- Look in the tank for the metal nut that is directly adjacent to the handle. This nut is typically the cause of your loose handle.
- With an adjustable wrench, turn the nut counterclockwise until it is sufficiently tight. However, be careful not to make this too tight as it could crack the porcelain, leaving you with an even bigger problem!
- Test the newly tightened lever by pressing down on it. You’ll know if it feels and sounds better instantly. However, if you notice that it is still having an issue, you may need to replace it.
- Otherwise, turn on the water supply once more, allow the tank to refill, and you’re all set!
To replace the handle, follow these steps:
- First, it is helpful to know what hardware you’ll need based on the brand, model, and make of your toilet. However, universal handles, sold by most hardware stores, will work just fine as well.
- Follow steps one and two of the last set of directions for instructions on how to drain the toilet tank. This will allow you to work from inside the tank.
- Once the tank is emptied, look inside for the chain clip attached to the lever. This extends from the handle to the flapper. Undo this clasp to detach the toilet handle.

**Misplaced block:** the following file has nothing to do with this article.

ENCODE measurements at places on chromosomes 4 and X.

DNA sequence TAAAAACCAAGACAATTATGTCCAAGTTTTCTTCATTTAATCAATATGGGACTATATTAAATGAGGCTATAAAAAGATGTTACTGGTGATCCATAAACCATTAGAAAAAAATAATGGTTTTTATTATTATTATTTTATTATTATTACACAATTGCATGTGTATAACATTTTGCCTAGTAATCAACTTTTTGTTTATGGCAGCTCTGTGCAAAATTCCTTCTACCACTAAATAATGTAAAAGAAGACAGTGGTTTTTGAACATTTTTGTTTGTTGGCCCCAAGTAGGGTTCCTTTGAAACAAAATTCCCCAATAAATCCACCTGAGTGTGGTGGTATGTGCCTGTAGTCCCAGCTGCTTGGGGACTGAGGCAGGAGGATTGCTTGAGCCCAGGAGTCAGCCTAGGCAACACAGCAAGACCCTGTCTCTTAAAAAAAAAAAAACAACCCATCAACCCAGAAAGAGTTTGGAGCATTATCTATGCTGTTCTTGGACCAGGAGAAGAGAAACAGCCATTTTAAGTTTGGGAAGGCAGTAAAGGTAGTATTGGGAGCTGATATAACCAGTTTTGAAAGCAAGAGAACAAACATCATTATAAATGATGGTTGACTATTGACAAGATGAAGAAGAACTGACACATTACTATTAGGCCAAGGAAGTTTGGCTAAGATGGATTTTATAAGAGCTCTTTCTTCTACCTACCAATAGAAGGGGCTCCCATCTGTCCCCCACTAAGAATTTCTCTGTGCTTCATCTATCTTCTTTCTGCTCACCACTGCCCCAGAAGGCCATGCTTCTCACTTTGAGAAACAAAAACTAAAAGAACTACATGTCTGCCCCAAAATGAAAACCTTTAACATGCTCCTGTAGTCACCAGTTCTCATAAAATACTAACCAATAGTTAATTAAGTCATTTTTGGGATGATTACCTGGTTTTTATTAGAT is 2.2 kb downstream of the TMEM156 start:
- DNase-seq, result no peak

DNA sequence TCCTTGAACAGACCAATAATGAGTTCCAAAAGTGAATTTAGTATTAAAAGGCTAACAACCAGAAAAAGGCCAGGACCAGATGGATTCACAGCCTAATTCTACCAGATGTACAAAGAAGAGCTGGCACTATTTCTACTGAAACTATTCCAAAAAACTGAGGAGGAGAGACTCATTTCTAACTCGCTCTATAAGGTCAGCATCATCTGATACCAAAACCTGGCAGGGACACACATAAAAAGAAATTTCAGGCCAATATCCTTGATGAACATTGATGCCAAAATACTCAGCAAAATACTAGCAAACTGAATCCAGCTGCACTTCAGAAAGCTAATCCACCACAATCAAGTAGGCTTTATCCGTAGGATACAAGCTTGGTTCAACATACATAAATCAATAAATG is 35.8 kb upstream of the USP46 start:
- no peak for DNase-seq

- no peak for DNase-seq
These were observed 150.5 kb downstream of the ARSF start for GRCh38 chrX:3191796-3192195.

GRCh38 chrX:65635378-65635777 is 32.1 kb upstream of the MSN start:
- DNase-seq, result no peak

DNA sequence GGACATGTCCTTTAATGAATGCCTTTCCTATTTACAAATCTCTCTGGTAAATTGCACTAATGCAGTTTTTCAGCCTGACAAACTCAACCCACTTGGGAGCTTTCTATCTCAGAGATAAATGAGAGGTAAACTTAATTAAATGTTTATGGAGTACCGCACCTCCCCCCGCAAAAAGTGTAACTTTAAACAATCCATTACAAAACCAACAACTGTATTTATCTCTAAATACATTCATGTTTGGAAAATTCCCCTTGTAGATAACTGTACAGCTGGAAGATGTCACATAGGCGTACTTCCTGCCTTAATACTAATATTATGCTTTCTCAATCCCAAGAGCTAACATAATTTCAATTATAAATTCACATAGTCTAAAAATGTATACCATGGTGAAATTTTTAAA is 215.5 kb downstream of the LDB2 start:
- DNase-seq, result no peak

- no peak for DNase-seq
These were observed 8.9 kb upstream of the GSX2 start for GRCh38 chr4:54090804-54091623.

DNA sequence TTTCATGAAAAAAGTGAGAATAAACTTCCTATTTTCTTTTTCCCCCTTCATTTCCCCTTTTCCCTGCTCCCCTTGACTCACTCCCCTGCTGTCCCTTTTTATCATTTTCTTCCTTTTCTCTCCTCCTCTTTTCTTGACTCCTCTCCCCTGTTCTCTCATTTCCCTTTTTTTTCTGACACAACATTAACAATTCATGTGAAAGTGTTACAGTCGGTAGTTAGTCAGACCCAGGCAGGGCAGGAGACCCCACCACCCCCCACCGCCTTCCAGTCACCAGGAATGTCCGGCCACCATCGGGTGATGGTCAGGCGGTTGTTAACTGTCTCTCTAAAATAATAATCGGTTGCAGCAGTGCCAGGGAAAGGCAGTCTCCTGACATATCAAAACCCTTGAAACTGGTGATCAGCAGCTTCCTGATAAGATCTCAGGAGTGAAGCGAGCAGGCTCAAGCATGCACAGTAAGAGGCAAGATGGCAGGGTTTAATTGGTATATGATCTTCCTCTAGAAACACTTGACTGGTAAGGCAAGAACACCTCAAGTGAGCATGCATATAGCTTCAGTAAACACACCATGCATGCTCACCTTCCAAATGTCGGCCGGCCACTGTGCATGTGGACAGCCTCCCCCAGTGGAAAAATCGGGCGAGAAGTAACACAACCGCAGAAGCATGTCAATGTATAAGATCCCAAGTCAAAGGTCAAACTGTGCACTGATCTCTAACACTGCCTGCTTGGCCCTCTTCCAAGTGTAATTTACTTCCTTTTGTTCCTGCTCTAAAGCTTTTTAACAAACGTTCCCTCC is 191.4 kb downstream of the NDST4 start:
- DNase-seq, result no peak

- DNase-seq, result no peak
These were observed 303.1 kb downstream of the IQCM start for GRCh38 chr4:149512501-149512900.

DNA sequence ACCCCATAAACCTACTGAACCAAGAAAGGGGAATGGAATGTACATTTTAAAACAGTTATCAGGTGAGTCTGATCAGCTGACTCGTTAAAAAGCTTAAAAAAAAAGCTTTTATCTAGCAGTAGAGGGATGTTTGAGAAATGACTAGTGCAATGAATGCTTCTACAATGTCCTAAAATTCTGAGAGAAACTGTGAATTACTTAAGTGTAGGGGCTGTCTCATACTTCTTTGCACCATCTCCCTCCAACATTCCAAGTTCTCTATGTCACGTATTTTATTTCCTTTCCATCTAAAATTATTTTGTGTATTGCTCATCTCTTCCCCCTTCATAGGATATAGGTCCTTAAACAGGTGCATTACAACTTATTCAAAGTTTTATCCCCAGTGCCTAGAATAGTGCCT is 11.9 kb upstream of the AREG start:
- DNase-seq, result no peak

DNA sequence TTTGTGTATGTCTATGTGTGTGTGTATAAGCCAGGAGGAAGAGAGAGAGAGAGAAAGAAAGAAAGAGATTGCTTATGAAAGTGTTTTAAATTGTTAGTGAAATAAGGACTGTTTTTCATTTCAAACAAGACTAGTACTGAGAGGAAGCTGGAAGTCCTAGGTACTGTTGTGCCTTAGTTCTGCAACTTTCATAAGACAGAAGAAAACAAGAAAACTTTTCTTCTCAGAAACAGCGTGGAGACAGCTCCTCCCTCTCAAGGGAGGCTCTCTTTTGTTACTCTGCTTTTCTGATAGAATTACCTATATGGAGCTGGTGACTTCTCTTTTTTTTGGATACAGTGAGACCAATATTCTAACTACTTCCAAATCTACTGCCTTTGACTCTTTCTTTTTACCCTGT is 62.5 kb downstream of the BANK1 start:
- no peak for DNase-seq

- From here, you’ll remove the mounting nut, which is the first nut you would have tightened in our first set of instructions. But here, you will loosen it instead. And with a pair of pliers, you can remove it altogether.
- When the nut and chain are removed, you can pull out the handle and throw it away.
- Now you’re ready for the new handle! Remove it from its packaging and unscrew the mounting nut.
- Put the new lever into the tank in the same way that you removed the old one. If the handle is flush with the side of the tank, you’ll know it’s been placed correctly.
- Secure the new handle with the mounting screw that came with it.
- You’ll need to reattach the chain to one of the holes on the new lever. There are usually a few to choose from, so you’ll be able to try a few different lengths until you find one that works well. Keep in mind that you’ll want about an inch of slack in the chain, so it flushes properly.
- Now, you’re ready to turn the water back on and test out your new lever! The toilet should easily flush without any hindrance. And there you have it, finito!